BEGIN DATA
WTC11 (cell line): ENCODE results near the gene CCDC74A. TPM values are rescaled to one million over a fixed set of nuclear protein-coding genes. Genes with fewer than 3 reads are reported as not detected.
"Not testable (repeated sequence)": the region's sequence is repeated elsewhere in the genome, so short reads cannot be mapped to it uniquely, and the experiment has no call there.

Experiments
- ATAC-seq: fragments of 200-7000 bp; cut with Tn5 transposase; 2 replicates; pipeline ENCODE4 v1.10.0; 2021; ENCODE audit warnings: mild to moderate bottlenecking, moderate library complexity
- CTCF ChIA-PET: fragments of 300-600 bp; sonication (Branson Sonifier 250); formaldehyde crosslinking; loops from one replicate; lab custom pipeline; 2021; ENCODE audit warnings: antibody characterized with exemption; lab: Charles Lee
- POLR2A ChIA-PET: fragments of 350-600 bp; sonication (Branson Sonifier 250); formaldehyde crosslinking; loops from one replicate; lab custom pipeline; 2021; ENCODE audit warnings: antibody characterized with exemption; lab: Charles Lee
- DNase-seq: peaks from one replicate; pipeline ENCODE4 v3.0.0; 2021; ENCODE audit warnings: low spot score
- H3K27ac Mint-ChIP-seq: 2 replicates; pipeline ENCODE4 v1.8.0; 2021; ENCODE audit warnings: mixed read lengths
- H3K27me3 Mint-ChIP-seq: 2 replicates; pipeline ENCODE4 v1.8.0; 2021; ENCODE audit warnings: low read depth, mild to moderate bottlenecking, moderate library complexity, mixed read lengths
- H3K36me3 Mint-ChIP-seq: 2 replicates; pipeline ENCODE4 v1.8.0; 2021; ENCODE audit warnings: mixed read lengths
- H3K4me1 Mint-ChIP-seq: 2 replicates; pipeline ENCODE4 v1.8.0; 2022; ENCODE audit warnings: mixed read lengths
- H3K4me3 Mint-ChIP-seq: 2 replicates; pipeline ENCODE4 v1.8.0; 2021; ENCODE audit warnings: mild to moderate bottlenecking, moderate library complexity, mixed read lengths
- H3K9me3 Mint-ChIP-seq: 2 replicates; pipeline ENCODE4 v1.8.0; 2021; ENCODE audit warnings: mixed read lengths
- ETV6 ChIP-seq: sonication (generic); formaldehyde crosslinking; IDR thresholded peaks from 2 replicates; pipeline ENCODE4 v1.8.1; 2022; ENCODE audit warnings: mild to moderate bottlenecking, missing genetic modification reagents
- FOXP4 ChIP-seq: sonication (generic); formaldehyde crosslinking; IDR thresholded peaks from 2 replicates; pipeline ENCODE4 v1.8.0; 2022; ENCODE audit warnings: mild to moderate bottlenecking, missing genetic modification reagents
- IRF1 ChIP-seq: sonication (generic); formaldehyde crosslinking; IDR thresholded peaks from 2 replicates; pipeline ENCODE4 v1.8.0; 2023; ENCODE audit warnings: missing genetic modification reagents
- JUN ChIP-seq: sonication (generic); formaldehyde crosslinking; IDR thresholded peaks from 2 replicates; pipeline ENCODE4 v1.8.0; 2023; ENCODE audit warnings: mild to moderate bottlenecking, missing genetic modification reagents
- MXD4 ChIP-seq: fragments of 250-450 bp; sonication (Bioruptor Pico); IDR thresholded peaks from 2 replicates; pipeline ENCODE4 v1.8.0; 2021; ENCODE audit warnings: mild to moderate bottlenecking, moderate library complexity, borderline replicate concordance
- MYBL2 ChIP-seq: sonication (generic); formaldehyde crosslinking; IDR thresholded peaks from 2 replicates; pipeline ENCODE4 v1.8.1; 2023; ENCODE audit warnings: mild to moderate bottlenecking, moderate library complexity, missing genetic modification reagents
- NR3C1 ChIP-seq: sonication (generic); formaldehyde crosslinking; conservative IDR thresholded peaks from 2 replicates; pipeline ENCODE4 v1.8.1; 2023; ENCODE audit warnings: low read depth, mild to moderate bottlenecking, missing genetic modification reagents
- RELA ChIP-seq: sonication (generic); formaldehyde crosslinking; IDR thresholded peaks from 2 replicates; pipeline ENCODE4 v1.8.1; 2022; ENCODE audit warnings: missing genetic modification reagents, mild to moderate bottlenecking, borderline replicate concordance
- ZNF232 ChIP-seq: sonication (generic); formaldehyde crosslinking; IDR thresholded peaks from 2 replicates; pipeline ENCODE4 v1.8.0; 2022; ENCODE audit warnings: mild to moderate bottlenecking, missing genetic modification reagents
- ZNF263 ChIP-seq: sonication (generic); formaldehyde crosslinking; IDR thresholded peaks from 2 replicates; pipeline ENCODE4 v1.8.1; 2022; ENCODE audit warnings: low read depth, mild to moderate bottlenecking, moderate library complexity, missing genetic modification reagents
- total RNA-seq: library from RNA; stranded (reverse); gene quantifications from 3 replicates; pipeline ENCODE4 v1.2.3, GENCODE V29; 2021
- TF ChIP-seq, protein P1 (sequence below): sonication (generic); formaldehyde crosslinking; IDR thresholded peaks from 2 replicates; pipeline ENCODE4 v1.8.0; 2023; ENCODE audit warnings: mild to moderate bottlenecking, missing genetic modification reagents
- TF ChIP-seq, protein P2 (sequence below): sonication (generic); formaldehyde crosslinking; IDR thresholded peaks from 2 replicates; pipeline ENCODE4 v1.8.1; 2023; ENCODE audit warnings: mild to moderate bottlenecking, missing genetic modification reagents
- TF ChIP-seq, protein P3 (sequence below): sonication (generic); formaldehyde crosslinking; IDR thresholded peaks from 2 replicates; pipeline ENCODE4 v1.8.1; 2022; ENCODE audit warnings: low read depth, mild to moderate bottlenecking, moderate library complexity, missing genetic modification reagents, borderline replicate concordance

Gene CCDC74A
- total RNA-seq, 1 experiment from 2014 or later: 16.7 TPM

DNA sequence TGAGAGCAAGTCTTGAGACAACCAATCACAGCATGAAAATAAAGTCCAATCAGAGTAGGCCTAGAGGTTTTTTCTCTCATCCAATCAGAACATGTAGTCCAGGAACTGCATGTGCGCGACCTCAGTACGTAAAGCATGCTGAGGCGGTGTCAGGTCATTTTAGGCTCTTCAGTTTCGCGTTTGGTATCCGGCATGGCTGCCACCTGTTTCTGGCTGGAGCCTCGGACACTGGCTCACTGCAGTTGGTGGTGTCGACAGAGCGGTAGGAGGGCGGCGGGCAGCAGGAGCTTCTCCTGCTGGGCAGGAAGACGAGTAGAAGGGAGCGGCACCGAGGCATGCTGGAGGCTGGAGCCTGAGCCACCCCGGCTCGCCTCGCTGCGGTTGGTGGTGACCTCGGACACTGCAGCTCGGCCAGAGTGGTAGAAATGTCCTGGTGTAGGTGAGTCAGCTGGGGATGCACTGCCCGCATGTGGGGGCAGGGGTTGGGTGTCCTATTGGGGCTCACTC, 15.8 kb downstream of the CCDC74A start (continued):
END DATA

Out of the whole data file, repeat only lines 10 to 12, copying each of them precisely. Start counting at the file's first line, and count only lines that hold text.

- H3K36me3 Mint-ChIP-seq: 2 replicates; pipeline ENCODE4 v1.8.0; 2021; ENCODE audit warnings: mixed read lengths
- H3K4me1 Mint-ChIP-seq: 2 replicates; pipeline ENCODE4 v1.8.0; 2022; ENCODE audit warnings: mixed read lengths
- H3K4me3 Mint-ChIP-seq: 2 replicates; pipeline ENCODE4 v1.8.0; 2021; ENCODE audit warnings: mild to moderate bottlenecking, moderate library complexity, mixed read lengths